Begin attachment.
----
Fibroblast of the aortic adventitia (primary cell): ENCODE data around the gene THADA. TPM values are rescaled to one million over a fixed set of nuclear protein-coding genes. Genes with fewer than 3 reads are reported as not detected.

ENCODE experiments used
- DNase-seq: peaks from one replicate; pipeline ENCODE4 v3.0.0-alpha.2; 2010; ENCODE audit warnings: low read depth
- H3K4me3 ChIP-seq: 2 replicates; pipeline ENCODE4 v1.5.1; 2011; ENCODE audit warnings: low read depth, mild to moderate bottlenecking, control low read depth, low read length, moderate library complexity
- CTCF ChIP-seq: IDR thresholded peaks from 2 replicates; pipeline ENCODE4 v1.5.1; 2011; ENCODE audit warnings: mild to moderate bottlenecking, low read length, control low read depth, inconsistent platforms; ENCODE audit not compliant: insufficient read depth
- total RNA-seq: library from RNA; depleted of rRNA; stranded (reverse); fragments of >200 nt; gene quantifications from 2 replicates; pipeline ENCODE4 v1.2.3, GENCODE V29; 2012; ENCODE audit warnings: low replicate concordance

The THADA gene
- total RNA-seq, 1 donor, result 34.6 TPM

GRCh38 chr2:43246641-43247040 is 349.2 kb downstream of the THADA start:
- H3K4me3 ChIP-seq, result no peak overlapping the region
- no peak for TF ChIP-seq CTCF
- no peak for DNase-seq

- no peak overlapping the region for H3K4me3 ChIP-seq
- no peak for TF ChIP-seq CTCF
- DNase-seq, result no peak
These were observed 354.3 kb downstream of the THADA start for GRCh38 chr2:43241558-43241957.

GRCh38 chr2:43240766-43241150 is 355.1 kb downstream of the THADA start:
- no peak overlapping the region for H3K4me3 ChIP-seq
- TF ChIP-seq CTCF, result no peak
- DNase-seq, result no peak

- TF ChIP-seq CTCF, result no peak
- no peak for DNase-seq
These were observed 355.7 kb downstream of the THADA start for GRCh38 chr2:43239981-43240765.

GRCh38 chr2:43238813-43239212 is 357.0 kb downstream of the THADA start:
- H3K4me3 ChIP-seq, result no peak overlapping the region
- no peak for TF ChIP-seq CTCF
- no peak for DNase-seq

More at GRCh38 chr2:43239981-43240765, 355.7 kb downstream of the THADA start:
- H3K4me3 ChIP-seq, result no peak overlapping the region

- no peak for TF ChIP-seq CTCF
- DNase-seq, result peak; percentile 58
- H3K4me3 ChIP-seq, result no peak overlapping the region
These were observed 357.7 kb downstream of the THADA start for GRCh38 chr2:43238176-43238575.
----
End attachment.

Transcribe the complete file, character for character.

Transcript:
Fibroblast of the aortic adventitia (primary cell): ENCODE data around the gene THADA. TPM values are rescaled to one million over a fixed set of nuclear protein-coding genes. Genes with fewer than 3 reads are reported as not detected.

ENCODE experiments used
- DNase-seq: peaks from one replicate; pipeline ENCODE4 v3.0.0-alpha.2; 2010; ENCODE audit warnings: low read depth
- H3K4me3 ChIP-seq: 2 replicates; pipeline ENCODE4 v1.5.1; 2011; ENCODE audit warnings: low read depth, mild to moderate bottlenecking, control low read depth, low read length, moderate library complexity
- CTCF ChIP-seq: IDR thresholded peaks from 2 replicates; pipeline ENCODE4 v1.5.1; 2011; ENCODE audit warnings: mild to moderate bottlenecking, low read length, control low read depth, inconsistent platforms; ENCODE audit not compliant: insufficient read depth
- total RNA-seq: library from RNA; depleted of rRNA; stranded (reverse); fragments of >200 nt; gene quantifications from 2 replicates; pipeline ENCODE4 v1.2.3, GENCODE V29; 2012; ENCODE audit warnings: low replicate concordance

The THADA gene
- total RNA-seq, 1 donor, result 34.6 TPM

GRCh38 chr2:43246641-43247040 is 349.2 kb downstream of the THADA start:
- H3K4me3 ChIP-seq, result no peak overlapping the region
- no peak for TF ChIP-seq CTCF
- no peak for DNase-seq

- no peak overlapping the region for H3K4me3 ChIP-seq
- no peak for TF ChIP-seq CTCF
- DNase-seq, result no peak
These were observed 354.3 kb downstream of the THADA start for GRCh38 chr2:43241558-43241957.

GRCh38 chr2:43240766-43241150 is 355.1 kb downstream of the THADA start:
- no peak overlapping the region for H3K4me3 ChIP-seq
- TF ChIP-seq CTCF, result no peak
- DNase-seq, result no peak

- TF ChIP-seq CTCF, result no peak
- no peak for DNase-seq
These were observed 355.7 kb downstream of the THADA start for GRCh38 chr2:43239981-43240765.

GRCh38 chr2:43238813-43239212 is 357.0 kb downstream of the THADA start:
- H3K4me3 ChIP-seq, result no peak overlapping the region
- no peak for TF ChIP-seq CTCF
- no peak for DNase-seq

More at GRCh38 chr2:43239981-43240765, 355.7 kb downstream of the THADA start:
- H3K4me3 ChIP-seq, result no peak overlapping the region

- no peak for TF ChIP-seq CTCF
- DNase-seq, result peak; percentile 58
- H3K4me3 ChIP-seq, result no peak overlapping the region
These were observed 357.7 kb downstream of the THADA start for GRCh38 chr2:43238176-43238575.